New ways of content distribution, such as subscription-based and Software-as-a-Service (SaaS) are also causing the shift in the content availability landscape. This steady shift, from one-time pay to cloud-based, subscription-based business has made learning platforms to also offer Software-as-a-Service (SaaS) models to their clients. When such content becomes part of digital learning networks, they are integrated into commercial learning solutions and hence become part of broader LXPs.
Key Features of Learning Experience Platforms
One of basic features of LXPs, that differentiates them from LMSs, is that they include sophisticated content discovery capabilities. Learners aren’t limited by canned catalog content but can find interesting content for themselves, while being guided towards relevant content by the platform at the same time.
Here are some other characteristics that set LXPs apart from LMSs:
Far-reaching integration capabilities
LXPs offer far-reaching integration capabilities that enable connection to a much-varied set of ecosystems through which learning can be advanced. For example, LXP-LRS integration can help deliver insightful information (trends and patterns) – through data analytics – that helps in personalizing learning further.
Integrating AI with LXPs can enrich learning experiences even further. Communication widgets and gadgets, like Learning Bots, can support customized unique learning paths for employees and serve as personalized learning assistants.They remind learners about key learning milestones (courses due, upcoming assignment submission deadlines) and provide helpful revision and reinforcement tips. These tools also make training recommendations built on data analyzed from varied sources, including other corporate systems integrated with the platform.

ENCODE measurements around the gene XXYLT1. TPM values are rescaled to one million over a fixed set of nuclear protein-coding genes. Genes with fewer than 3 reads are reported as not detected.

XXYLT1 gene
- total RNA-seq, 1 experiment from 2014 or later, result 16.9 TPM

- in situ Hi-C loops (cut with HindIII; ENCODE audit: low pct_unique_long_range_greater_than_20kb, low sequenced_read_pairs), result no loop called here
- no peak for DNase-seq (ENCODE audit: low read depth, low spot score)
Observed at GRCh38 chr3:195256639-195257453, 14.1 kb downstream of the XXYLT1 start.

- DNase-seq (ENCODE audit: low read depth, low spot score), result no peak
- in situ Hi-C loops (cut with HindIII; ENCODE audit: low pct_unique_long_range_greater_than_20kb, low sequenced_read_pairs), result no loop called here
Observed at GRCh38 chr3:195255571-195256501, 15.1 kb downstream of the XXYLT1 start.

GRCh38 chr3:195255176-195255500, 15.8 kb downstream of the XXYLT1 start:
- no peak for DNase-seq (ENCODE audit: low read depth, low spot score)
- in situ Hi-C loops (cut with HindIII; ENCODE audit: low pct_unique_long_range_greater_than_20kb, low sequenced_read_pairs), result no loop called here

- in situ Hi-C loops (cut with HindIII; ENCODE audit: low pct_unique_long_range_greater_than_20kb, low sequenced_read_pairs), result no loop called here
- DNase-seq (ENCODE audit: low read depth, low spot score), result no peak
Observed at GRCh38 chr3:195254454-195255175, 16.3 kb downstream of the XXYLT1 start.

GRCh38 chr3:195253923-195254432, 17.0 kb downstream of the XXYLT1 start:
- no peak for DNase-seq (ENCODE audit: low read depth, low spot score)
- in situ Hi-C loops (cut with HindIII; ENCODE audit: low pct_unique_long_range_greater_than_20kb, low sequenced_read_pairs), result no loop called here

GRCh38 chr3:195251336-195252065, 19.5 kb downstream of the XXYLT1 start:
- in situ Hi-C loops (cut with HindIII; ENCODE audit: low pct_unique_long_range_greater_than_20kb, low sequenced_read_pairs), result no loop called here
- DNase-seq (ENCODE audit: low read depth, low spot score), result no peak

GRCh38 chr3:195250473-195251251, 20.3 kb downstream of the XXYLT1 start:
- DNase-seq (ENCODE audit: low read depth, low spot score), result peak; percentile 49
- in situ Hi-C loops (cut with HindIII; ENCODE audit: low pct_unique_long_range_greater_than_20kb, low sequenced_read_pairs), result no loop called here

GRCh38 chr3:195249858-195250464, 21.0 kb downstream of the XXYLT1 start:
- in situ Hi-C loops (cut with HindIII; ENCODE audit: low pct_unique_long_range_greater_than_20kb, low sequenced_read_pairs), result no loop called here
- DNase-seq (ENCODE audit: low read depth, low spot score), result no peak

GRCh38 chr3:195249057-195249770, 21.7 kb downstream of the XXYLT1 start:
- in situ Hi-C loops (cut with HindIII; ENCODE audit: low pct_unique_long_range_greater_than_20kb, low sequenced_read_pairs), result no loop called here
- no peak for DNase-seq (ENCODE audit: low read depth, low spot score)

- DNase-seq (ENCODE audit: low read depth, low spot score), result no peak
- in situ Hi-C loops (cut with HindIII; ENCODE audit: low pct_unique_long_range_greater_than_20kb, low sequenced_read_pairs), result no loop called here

Rich learning experience through deeper personalization
LXPs have the ability to give a richer learning experience through deeper personalization and more broad learning opportunities. By integrating with other platforms – Google Services, YouTube, Social Media and Communicational tools such as communication leader Slack – LXPs widen the learning experience further than the corporate learning system.
Supports various types of learning
Supports various types of learning, including problem-based learning, group-based learning, ILT, blended learning, with approaches like Microlearning, Gamification and Adaptive Learning.
Very intuitive interfaces
LXPs deliver content using highly intuitive interfaces based on interactions and preferences. Through intelligent knowledge discovery (IKD), LXPs can provide highly adaptive, contextualized learning experiences constructed on the analysis of job performance, skills gaps and on-job competencies called for. On the whole, when compared to LMSs, learning delivered through LXP’s tends to be more responsive, individualized, contextual and ever-present in delivery.